Panic Attack: 

A panic attack is not a disorder but may accompany other disorders. A panic attack is a discrete period of intense fear or discomfort, in which four (or more) of the following symptoms developed abruptly and reached a peak within minutes:

- Palpitations, racing heart 

- Sweating

- Trembling or shaking

- Shortness of breath or feeling smothered

- Feeling of choking

- Chest pain or discomfort

- Nausea or abdominal distress

- Feeling dizzy, unsteady, lightheaded, or faint

- De-realization (feelings of unreality)

- Depersonalization (feeling detached)

- Fear of losing control or going insane

- Sense of impending death/doom

- Numbness or tingling sensations 

- Chills or hot flashes

Types of Anxiety Disorders

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Selective Mutism

Selective mutism is a consistent failure to speak in certain situations, such as school, even when the child can speak in other situations, such as at home with close family members. This can interfere with school, work and social functioning.


Phobias are characterized by extreme fear (and/or panic attacks) when exposed to a specific object or situation. People with phobias will avoid the object/situation or endure it with great distress.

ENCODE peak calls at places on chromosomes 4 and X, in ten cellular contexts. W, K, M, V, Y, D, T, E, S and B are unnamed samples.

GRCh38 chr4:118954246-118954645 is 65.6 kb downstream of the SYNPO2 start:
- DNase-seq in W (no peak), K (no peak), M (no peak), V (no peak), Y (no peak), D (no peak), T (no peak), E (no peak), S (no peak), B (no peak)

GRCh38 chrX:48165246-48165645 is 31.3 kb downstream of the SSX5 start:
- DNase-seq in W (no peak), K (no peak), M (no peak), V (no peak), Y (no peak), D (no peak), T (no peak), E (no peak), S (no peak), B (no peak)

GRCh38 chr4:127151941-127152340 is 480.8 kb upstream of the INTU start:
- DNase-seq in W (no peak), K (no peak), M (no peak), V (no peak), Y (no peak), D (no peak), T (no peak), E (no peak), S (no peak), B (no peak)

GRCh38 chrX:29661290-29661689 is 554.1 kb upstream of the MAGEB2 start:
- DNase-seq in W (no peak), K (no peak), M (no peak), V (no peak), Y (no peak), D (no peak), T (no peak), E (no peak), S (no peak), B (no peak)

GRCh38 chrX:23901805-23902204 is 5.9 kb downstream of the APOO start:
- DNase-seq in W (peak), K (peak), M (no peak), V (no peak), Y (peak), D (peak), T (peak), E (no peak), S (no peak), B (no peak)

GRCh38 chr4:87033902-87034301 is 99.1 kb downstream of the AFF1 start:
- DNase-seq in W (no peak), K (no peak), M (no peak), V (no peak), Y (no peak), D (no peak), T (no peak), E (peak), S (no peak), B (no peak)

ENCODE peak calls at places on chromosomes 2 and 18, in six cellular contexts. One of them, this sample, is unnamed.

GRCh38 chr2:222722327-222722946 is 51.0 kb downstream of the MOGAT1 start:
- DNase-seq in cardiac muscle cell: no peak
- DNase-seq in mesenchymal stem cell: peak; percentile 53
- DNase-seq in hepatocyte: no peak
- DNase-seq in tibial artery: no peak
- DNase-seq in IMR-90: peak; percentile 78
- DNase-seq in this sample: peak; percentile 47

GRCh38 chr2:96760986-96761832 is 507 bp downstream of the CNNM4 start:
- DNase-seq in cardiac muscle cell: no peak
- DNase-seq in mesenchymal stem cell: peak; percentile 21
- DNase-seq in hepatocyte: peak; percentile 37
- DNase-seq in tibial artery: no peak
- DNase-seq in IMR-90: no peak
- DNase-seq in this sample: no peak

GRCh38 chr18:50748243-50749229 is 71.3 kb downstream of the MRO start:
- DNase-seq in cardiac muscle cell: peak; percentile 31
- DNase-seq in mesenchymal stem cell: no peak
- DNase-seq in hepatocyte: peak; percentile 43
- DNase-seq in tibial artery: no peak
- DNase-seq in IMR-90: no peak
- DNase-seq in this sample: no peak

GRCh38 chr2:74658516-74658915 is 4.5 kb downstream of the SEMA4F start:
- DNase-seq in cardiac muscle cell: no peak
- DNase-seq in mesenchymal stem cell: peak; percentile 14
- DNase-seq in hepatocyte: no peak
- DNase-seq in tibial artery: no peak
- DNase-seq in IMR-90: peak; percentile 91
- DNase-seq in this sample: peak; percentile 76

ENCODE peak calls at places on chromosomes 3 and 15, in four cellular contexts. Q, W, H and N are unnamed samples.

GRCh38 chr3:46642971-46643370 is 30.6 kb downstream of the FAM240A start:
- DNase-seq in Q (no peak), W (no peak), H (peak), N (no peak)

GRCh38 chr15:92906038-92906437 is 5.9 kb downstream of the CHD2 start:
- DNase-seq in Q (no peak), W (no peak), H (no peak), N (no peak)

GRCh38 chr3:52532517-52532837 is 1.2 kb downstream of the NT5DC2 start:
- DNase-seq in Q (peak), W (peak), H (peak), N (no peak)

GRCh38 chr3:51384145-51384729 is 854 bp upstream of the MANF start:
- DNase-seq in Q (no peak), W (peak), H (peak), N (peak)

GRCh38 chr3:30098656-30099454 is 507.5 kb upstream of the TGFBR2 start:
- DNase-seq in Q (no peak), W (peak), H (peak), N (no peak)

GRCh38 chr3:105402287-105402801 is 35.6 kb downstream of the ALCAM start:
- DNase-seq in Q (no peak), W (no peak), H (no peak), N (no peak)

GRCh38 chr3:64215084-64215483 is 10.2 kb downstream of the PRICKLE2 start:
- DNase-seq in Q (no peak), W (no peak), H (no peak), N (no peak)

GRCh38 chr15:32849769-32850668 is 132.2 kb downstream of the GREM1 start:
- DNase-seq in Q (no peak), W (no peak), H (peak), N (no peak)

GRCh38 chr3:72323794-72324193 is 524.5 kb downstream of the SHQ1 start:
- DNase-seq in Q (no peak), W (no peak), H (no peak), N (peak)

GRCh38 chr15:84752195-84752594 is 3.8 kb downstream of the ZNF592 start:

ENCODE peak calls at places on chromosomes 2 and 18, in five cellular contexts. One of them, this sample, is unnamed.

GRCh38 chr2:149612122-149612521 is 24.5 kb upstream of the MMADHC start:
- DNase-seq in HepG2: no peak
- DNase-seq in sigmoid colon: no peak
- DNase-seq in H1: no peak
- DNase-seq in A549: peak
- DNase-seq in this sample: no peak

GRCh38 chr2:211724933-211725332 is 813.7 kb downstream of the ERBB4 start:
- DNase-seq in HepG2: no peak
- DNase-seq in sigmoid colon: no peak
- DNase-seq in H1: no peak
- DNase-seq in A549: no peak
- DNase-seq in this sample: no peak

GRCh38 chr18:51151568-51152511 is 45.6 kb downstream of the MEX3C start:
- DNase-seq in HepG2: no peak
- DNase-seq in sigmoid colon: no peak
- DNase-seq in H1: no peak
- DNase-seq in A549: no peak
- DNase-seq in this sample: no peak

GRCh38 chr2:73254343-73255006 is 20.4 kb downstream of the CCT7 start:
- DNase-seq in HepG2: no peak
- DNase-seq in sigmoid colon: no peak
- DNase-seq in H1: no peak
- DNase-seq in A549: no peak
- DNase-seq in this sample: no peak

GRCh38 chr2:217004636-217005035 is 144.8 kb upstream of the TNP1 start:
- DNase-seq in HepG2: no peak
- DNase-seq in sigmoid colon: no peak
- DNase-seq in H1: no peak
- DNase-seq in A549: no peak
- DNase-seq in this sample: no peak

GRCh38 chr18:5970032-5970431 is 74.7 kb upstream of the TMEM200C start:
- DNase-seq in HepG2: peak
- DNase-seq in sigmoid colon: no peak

Separation Anxiety Disorder

Separation anxiety disorder is characterized by excessive concern regarding separation from home or from attachment figures for fear that something bad will happen to self or parents when separated. Children may refuse or be reluctant to sleep alone, go to school, attend play dates, sleepovers, camp, or be left with a babysitter.

Social Anxiety Disorder

Social anxiety disorder involves high levels of anxiety, fear and avoidance of social situations due to feelings of embarrassment, self-consciousness, and concern about being judged or viewed negatively by

Generalized Anxiety Disorder

Generalized anxiety disorder includes persistent and excessive  worry about activities or events — even ordinary, routine issues. The worry is usually out of proportion to the actual situation, is difficult to control, and interferes with one's ability to focus.

Panic Disorder

Panic disorder involves repeated episodes of sudden, unexpected panic attacks (feelings of intense anxiety and fear or terror) and persistent worry about having additional panic attacks or the consequences of the panic attacks (e.g., worry that it is a sign of cardiac problems).


Agoraphobia is anxiety about, and avoidance of, places or situations in which a person fears feeling trapped, unable to escape, or embarrassed by symptoms of anxiety/panic.

Obsessive-Compulsive Disorder 

Obsessive-compulsive disorder is characterized by a disabling  pattern of repetitive, senseless thoughts (obsessions) and behaviors or rituals (compulsions) that are difficult to control and produce extreme anxiety.